Fad diets and ‘health hacks’ put over 3 million at risk

Move away from dairy products is now a cause for national concern

 

The National Osteoporosis Society (NOS) is warning that the current eating habits of teenagers and young adults is a time bomb for bones and the time is running out for them to prevent permanent damage.

Dairy is an important source of calcium, vital in building bone strength when you are young.

A survey carried out on behalf of the NOS found that 70% of 18 – 35 year olds are currently, or have previously been, dieting.

It also revealed that, as a result, 20% had cut or significantly reduced dairy in their diet.

Alarmingly, the most common diet for those aged 25 and under was ‘clean eating’, which can see dieters eliminating whole food groups from their diet.

The survey also showed that under-25s are much more likely than any other age group to be following health, diet or nutrition bloggers on social media.

This has led to concern over the influence the fad eating regimes promoted on social media are having on teenagers and young adults, and the impact it could have on the future health of this generation’s bones.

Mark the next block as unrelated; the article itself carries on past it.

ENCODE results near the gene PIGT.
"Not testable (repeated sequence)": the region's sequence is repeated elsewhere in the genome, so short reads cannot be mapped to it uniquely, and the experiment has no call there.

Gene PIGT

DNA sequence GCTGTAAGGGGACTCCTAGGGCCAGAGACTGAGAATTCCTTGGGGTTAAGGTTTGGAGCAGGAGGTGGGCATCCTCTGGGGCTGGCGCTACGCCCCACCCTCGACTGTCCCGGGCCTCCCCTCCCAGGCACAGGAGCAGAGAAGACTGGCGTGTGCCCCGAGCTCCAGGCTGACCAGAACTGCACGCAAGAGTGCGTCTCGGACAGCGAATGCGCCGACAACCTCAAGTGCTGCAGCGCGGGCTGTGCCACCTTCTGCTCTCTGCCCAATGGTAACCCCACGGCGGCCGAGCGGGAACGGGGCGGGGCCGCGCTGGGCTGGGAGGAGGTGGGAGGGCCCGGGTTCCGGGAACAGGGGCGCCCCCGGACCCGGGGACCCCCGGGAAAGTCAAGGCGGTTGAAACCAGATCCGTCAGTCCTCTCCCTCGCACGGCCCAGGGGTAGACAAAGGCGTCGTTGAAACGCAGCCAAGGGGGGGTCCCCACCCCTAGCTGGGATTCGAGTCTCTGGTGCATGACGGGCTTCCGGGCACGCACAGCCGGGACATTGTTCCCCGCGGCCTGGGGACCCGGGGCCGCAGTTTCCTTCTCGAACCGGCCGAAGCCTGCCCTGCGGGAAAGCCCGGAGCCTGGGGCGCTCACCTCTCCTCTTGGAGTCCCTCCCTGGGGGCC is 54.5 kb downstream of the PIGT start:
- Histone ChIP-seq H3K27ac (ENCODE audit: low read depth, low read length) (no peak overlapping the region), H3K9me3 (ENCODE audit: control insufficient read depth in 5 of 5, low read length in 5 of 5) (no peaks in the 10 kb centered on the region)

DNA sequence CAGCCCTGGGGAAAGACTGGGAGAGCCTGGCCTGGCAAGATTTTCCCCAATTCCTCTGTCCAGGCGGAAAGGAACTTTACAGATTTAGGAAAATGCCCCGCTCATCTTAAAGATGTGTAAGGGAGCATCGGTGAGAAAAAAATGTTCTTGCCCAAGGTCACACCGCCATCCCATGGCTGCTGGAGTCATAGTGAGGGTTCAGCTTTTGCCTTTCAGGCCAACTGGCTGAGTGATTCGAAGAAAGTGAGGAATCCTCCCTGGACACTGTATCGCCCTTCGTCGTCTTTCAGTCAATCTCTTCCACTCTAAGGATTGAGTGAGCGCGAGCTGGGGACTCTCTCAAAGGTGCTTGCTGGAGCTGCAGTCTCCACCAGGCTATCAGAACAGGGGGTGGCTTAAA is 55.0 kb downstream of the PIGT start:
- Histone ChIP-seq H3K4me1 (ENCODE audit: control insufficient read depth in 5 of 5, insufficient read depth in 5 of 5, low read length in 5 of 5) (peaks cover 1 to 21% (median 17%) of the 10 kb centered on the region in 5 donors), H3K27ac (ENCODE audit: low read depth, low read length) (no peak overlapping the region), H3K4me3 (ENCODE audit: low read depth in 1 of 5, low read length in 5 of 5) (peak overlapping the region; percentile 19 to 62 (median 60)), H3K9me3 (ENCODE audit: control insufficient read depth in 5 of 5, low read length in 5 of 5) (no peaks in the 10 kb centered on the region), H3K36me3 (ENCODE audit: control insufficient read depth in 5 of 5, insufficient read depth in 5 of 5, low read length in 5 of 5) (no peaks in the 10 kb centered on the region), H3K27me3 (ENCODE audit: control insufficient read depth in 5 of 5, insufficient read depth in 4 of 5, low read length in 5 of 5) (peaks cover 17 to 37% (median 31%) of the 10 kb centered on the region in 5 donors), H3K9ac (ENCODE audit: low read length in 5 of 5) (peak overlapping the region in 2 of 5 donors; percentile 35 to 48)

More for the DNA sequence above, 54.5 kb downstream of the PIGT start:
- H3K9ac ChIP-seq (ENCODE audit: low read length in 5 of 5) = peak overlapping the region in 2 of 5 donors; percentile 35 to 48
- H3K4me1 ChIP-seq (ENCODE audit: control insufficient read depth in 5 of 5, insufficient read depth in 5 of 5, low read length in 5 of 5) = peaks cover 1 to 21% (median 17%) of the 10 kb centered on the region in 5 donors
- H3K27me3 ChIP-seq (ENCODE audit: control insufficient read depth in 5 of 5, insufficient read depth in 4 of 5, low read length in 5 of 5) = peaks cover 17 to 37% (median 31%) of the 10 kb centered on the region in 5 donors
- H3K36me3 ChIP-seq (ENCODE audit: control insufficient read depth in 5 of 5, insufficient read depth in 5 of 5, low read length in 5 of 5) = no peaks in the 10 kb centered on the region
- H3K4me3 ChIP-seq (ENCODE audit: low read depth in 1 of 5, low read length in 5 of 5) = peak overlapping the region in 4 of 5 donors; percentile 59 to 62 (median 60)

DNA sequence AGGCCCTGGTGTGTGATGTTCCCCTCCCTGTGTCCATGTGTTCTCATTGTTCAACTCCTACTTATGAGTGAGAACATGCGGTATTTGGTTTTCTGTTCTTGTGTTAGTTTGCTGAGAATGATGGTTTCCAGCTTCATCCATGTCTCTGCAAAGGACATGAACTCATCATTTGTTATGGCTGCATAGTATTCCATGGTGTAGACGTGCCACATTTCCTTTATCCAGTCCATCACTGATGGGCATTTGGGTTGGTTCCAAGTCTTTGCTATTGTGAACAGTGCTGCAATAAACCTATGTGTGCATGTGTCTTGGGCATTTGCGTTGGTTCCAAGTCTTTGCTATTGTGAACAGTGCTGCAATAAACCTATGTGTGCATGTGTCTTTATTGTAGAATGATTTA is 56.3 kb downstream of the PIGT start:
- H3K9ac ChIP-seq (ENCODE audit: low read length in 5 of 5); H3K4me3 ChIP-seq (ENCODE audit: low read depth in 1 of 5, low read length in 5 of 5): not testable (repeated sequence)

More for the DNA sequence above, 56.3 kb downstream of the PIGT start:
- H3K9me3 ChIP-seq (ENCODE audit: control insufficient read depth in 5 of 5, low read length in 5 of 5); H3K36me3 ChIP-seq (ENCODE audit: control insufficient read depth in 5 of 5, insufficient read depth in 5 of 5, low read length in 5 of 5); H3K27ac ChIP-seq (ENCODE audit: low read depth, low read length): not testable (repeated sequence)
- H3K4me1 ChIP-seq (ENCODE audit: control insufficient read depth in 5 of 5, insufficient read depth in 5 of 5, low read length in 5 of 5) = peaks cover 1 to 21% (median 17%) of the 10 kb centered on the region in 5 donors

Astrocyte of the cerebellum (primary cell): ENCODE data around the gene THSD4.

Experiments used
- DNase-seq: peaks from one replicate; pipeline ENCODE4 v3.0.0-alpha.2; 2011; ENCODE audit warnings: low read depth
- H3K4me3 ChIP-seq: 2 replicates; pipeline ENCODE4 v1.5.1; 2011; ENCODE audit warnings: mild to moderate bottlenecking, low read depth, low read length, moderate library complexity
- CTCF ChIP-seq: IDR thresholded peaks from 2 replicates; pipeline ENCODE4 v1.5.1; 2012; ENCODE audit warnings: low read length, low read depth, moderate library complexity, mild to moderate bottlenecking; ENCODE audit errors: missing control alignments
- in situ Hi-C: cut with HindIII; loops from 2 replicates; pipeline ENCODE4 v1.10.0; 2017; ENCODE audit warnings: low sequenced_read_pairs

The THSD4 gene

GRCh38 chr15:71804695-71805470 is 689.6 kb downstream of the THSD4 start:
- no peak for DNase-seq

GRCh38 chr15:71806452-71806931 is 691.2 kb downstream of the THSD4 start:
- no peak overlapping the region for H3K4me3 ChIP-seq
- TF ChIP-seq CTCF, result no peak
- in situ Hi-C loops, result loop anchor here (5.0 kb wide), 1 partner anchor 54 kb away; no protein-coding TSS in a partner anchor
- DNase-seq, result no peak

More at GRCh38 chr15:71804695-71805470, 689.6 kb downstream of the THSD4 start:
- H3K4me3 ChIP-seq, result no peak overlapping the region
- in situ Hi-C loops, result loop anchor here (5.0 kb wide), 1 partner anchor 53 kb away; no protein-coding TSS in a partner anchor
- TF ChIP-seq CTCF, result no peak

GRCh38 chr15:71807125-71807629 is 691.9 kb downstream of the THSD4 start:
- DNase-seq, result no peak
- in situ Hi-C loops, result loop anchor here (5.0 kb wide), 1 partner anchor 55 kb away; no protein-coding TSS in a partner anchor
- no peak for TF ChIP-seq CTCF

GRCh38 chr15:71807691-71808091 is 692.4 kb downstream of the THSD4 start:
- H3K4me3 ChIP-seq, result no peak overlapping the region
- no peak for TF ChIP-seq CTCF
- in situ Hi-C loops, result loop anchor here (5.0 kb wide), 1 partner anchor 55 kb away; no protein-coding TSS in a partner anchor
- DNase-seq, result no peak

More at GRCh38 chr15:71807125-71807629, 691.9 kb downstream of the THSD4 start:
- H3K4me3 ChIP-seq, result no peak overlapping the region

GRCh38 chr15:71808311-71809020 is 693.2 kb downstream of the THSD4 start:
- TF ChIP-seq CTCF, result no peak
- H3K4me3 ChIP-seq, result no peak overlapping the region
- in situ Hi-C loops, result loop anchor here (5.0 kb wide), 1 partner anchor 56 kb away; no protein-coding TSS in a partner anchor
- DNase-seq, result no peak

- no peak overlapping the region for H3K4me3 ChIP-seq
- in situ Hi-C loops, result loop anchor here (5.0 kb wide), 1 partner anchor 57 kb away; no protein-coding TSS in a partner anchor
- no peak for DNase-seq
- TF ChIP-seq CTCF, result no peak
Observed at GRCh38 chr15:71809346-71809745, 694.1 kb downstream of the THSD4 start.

The foundations of good bone health are built in early adulthood, usually before the age of 25.

Diet at this time plays a key part in protecting the future health of bones.

Cutting out food groups during this stage of bone development could put future bone health at significant risk, and specifically increase the risk of developing osteoporosis, a condition that causes bones to become fragile and break easily.

Half of all women and one in five men develop osteoporosis after the age of 50. Broken bones, also known as fractures, caused by osteoporosis can be very painful and slow to recover from.

A poor diet for those in their teens and early twenties now could see a significant rise in the numbers of people suffering fractures and the complications associated with them in the future.

The charity is therefore calling on parents to speak to their children about the possible dangers to their bones and is offering support and tips on having a conversation with their children and grandchildren about getting calcium and vitamin D into their diet at the beginning of a major campaign called ‘A Message to My Younger Self’.

 

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